You Never Really Know a City…

Yeah, this post isn’t about anime. It’s just a late-night thought that came to me after playing Thief. I’ll make it short.

So, you never really know a city till you’ve walked at least a total of six hours in it, across different neighborhoods. And that’s not counting the time on the bus and getting stuck in fucked-up traffic. In five hours, walk past the rich neighborhood, from sky-rise apartments with top-notch security and well-made houses with automatic gates and a security guard, into the middle-class areas, where people live in moderate-sized homes with just enough space for a car garage and a small garden, and finally, past the poor neighborhood, where people do laundry in the streets, shit into the river, and live amongst piles of garbage. Yeah, that’s Jakarta for you. A city rife in inequality, a city that basically says “fuck the people, we’re listening to big money”.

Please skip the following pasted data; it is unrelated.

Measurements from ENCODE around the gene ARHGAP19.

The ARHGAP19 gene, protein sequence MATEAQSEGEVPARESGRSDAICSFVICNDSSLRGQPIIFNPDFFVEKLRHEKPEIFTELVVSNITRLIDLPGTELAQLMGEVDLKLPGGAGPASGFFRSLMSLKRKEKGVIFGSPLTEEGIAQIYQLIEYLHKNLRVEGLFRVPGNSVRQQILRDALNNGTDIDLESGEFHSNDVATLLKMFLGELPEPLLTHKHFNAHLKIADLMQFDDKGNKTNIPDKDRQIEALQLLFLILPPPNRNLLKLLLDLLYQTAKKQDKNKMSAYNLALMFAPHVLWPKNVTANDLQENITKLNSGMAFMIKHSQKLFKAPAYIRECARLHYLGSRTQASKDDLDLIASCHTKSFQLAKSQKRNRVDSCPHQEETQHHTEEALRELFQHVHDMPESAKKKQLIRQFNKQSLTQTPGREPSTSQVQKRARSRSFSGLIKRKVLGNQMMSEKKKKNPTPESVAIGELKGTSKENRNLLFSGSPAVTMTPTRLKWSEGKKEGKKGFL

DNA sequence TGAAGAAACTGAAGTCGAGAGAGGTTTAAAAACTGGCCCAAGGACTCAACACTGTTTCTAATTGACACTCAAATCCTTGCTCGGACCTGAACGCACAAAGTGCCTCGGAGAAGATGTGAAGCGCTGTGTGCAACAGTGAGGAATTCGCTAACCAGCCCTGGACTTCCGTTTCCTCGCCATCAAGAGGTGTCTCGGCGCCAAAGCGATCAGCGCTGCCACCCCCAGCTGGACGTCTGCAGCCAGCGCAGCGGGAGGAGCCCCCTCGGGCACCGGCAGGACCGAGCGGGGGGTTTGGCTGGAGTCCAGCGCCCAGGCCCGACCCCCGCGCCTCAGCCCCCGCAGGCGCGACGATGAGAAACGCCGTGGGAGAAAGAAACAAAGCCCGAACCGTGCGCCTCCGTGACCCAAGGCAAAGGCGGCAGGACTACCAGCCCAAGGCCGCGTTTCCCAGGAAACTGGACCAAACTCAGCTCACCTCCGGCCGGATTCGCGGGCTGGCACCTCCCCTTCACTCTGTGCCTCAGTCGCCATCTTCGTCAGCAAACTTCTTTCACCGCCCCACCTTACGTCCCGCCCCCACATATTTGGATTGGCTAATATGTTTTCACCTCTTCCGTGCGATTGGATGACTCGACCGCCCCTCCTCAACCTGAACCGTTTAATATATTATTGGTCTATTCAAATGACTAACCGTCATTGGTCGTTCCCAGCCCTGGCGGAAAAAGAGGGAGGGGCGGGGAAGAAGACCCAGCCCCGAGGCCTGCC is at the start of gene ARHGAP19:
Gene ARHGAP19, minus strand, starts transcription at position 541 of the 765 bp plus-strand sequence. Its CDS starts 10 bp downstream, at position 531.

No wonder criminality rates are high and people’s stress levels are off the charts. I can’t blame them: they’re stuck in traffic, inhaling toxic fumes, and everything’s so fucking expensive.

If this kind of inequality goes further, we’ll get to a state where the 1 percent goes to live on Elysium while the 99 percent live in a godforsaken city. What can I do? I’m not an action type of guy. I just and watch. Observe as the world passes by me, pondering on its every detail.

There, that’s my dump for tonight.


One thought on “You Never Really Know a City…

  1. Yeah, I know what you mean. I’ve been to downtown Toronto a lot, but I had only really walked around the Theater District and Chinatown. Recently I’ve walked through different sections of the city and it’s sort of amazing how things change within a block or two.

    Personally I find it annoying when I hear about city workers who get paid extremely well going on strike, complaining that they don’t get enough and that they want more money. In contrast there are people busing like 5 hours to get to a minimum wage job everyday just to get by and provide for their families.


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